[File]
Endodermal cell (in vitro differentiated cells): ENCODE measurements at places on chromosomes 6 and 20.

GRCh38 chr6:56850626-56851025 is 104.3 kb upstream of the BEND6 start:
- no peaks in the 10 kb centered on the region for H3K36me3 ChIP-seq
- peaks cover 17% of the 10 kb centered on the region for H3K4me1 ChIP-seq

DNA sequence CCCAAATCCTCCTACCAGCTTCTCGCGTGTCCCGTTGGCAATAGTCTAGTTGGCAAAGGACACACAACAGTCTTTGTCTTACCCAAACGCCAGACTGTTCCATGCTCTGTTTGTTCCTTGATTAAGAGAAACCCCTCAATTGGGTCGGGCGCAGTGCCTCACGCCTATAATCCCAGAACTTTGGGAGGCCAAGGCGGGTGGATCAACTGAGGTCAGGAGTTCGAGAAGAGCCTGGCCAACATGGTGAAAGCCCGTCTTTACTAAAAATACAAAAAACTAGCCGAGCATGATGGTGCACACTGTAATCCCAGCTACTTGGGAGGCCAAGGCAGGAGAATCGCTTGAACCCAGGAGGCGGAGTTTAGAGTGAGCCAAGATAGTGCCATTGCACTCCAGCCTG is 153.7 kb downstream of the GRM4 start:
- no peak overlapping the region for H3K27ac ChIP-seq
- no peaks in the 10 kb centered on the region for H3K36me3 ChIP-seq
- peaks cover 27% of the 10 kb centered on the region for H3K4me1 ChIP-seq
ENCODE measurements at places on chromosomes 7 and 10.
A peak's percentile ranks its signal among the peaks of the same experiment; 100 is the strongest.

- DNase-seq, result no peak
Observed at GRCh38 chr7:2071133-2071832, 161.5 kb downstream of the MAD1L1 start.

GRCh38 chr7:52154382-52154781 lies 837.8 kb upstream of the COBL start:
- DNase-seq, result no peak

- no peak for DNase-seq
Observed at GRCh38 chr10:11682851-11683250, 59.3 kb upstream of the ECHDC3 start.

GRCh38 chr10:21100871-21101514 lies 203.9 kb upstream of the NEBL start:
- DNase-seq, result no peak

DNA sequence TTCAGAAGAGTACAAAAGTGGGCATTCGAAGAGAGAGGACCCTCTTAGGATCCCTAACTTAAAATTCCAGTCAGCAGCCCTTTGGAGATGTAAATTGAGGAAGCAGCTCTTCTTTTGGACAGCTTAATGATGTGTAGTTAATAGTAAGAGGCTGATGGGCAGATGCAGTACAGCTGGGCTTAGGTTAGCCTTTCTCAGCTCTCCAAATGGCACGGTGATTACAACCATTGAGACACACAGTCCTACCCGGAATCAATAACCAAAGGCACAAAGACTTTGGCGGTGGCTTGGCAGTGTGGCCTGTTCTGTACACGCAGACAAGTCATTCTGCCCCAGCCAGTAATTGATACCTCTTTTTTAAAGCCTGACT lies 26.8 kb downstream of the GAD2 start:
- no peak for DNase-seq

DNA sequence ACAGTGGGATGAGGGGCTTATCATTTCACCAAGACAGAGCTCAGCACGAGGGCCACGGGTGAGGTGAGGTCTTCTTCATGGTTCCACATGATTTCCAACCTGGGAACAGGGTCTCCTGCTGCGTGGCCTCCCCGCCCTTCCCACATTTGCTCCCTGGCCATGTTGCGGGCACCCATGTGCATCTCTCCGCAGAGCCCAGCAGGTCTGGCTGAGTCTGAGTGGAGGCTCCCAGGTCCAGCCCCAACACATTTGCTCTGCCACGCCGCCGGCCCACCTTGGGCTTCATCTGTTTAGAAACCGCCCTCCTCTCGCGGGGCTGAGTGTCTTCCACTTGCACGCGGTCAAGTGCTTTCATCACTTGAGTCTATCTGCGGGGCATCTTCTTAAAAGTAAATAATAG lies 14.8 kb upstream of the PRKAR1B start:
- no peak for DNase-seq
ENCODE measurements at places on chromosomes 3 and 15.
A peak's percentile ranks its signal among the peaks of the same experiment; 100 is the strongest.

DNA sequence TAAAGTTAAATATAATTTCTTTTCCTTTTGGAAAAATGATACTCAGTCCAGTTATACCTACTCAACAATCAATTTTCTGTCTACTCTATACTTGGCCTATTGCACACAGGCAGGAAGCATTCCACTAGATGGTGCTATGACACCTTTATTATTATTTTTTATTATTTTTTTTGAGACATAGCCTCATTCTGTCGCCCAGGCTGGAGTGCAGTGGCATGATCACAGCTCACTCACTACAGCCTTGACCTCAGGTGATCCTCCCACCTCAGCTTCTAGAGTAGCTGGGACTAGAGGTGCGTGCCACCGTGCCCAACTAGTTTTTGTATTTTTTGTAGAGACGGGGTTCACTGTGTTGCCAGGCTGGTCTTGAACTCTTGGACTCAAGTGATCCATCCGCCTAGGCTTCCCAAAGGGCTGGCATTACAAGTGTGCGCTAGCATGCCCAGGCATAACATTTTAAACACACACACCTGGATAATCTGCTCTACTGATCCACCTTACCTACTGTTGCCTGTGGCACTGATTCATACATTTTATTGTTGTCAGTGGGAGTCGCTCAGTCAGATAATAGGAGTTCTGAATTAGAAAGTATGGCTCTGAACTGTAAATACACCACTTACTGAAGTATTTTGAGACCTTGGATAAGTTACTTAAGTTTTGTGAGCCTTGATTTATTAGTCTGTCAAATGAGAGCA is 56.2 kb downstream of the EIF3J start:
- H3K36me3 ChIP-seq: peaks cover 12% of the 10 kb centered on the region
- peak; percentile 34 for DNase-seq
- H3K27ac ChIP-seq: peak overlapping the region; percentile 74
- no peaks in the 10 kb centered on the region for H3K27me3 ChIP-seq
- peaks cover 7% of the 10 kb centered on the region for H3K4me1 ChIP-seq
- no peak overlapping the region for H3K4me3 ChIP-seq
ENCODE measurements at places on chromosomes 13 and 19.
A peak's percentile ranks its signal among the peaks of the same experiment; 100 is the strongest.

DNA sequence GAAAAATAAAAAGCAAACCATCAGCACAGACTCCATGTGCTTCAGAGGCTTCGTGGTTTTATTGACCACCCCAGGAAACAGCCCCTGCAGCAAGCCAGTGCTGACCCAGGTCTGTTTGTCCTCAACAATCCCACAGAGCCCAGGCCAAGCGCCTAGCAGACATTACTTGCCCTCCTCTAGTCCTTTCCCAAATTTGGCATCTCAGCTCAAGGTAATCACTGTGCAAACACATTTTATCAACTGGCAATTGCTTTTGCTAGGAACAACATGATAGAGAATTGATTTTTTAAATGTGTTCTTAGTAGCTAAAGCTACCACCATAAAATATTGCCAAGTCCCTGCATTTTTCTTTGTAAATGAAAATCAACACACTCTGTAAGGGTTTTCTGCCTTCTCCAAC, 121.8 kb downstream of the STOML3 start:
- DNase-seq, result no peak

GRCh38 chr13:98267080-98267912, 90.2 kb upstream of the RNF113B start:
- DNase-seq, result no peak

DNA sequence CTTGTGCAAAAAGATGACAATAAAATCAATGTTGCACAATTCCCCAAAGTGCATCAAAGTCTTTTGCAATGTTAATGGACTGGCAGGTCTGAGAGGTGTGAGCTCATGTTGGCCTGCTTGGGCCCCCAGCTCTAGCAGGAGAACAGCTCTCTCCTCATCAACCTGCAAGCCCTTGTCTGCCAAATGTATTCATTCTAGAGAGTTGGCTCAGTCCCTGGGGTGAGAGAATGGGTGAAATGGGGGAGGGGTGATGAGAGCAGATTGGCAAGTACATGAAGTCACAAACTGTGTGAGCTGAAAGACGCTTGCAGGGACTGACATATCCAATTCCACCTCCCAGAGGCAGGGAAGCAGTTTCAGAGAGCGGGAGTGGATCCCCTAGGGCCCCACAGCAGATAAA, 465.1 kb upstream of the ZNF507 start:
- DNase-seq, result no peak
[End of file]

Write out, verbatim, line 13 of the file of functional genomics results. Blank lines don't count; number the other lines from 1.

GRCh38 chr7:52154382-52154781 lies 837.8 kb upstream of the COBL start: